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Sat, 02 Dec 2023
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UK: More anti-monarchy protesters arrested

London Police
London police have arrested three more anti-monarchy protesters, trying to perform a mock execution of Prince Andrew with a guillotine on the royal wedding's eve.

Three protesters demonstrating against the monarchy through a theatrical show have been arrested and jailed at Lewisham police station.

Professor Chris Knight, a principle member of the G20 Meltdown group, was arrested in south east London at 6.15pm. His partner Camilla Power and Patrick Macroidan playing the role of an executioner are also in prison now.

Metropolitan Police spokesman said: "This evening, 28 April, officers arrested three people - two males aged 68 and 45, and a 60-year-old woman - in Wickham Road, SE4 on suspicion of conspiracy to cause public nuisance and breach of the peace. They are currently in custody at Lewisham police station."


UK: Unfair Wedding Threatens Royals Future

Prince William and Kate Middleton
© unknown
Kate Middleton and Prince William
Analysts are questioning the 'fairness' of imposing the astronomical costs of the Royal Wedding on British taxpayers amid growing public weariness of the wide coverage given to the 'unpleasant' event.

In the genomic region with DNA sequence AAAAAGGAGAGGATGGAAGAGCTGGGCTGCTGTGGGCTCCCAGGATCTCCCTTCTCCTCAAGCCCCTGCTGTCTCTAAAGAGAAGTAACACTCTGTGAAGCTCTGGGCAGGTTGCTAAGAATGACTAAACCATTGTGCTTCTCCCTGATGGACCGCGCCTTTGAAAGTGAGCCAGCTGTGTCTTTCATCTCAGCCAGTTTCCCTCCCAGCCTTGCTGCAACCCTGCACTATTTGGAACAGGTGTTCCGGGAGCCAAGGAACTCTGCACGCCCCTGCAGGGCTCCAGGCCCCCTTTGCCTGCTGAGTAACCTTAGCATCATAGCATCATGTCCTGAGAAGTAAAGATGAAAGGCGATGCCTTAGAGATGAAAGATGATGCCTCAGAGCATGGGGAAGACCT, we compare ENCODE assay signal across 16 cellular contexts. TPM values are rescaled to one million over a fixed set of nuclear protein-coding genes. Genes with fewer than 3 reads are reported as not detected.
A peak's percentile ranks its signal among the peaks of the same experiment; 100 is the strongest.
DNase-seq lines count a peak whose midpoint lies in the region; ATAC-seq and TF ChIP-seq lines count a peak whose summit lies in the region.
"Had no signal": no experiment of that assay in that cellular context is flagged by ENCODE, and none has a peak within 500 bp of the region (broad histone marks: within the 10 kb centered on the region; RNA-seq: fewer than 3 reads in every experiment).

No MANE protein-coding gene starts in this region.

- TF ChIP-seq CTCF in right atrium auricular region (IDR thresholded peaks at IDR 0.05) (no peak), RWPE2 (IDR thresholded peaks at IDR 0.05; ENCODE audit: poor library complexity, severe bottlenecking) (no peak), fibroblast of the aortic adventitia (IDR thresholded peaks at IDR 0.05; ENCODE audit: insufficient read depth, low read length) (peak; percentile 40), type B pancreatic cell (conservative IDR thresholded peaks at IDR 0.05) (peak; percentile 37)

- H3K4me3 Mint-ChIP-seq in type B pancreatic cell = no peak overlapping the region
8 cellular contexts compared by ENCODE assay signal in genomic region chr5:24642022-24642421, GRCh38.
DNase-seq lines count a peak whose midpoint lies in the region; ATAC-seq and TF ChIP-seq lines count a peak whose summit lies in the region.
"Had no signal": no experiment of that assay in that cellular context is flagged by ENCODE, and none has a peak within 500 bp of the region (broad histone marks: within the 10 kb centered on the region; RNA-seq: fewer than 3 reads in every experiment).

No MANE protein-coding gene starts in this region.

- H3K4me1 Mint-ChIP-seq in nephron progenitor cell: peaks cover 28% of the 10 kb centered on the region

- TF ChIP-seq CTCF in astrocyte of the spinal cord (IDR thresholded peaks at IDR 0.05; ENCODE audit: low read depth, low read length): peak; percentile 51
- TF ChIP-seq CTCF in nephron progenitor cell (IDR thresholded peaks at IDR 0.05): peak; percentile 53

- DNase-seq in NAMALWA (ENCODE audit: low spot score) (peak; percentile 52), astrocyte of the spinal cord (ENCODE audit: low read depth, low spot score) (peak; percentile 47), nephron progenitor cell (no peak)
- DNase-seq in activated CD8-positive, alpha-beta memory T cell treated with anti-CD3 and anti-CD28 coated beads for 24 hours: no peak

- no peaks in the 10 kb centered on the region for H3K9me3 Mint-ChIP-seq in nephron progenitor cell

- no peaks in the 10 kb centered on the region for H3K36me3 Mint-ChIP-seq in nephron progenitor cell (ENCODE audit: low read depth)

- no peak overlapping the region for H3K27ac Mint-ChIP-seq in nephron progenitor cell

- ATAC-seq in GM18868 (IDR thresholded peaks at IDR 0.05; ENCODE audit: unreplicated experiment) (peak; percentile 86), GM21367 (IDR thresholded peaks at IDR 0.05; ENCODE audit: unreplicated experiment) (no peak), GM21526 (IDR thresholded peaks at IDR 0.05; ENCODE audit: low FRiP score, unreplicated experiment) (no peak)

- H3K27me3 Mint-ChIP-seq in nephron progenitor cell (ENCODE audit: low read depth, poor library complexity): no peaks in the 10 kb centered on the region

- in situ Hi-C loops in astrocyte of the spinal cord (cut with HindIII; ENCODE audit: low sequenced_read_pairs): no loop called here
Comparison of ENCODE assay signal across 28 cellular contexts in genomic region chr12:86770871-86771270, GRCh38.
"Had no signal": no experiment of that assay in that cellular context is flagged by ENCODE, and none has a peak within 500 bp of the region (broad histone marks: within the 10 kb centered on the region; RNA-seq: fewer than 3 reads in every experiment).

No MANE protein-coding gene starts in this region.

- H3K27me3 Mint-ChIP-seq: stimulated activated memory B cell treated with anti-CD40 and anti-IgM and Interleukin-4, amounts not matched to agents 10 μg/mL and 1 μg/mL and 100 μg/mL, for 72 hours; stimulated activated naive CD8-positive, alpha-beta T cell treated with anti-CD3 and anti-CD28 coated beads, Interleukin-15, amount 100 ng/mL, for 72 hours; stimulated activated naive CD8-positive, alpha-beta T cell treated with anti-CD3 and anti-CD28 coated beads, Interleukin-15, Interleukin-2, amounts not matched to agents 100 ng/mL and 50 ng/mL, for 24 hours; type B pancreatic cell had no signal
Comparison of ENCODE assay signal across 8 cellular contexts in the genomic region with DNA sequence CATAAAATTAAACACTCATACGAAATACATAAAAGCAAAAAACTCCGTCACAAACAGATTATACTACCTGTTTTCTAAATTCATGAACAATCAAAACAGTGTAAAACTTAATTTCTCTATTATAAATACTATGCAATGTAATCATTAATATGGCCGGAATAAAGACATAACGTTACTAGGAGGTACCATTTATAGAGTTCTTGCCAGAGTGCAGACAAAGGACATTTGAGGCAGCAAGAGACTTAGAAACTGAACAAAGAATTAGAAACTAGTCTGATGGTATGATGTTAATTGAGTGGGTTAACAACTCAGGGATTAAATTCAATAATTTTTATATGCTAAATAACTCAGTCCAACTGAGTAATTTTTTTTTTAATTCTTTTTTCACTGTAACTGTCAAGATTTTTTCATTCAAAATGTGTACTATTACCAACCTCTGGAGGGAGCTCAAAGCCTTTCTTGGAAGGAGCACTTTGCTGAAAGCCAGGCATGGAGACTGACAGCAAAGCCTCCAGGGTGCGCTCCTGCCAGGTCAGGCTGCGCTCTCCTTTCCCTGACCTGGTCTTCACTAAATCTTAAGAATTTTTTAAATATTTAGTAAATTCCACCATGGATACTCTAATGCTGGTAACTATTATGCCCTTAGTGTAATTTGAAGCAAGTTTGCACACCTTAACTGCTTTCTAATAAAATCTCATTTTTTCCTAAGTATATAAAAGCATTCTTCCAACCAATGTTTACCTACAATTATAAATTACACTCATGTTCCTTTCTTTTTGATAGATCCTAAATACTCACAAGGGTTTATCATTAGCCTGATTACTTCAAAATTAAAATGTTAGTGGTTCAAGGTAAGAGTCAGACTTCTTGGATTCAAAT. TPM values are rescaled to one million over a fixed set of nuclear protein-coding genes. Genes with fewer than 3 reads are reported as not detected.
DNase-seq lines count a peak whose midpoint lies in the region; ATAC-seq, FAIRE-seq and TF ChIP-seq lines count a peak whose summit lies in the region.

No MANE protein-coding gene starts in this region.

While there are claims that the royal wedding will at the end of the day benefit the British public both economically by triggering retailers' sales as well as attracting interested tourists and socially by spreading happiness London-based writer and journalist Peter Carty believes the opposite is true.

Carty said in an interview with Press TV that as the widely hyped event is not going to "bring in more income in the country as a whole" one comes to believe "it's quite clearly unfair" on the populous.

"I don't think it is going to bring in more income in the country as a whole. Our overall income will probably go down by six billion pounds and the amount of extra revenue we're going to get back from tourism, sales of memorabilia etc, would be about one billion pounds best estimate - something like 1.5 billion US dollars, so overall the country is going to lose out very heavily," he said. "The question of whether that's fair on the populous as a whole - It's quite clearly unfair."

Carty also said, to add insult to injury the media are giving a pointlessly wide coverage to the event despite the solely symbolic and ceremonial position of the royal family in the British politics and the low opinion of the people about the monarchy.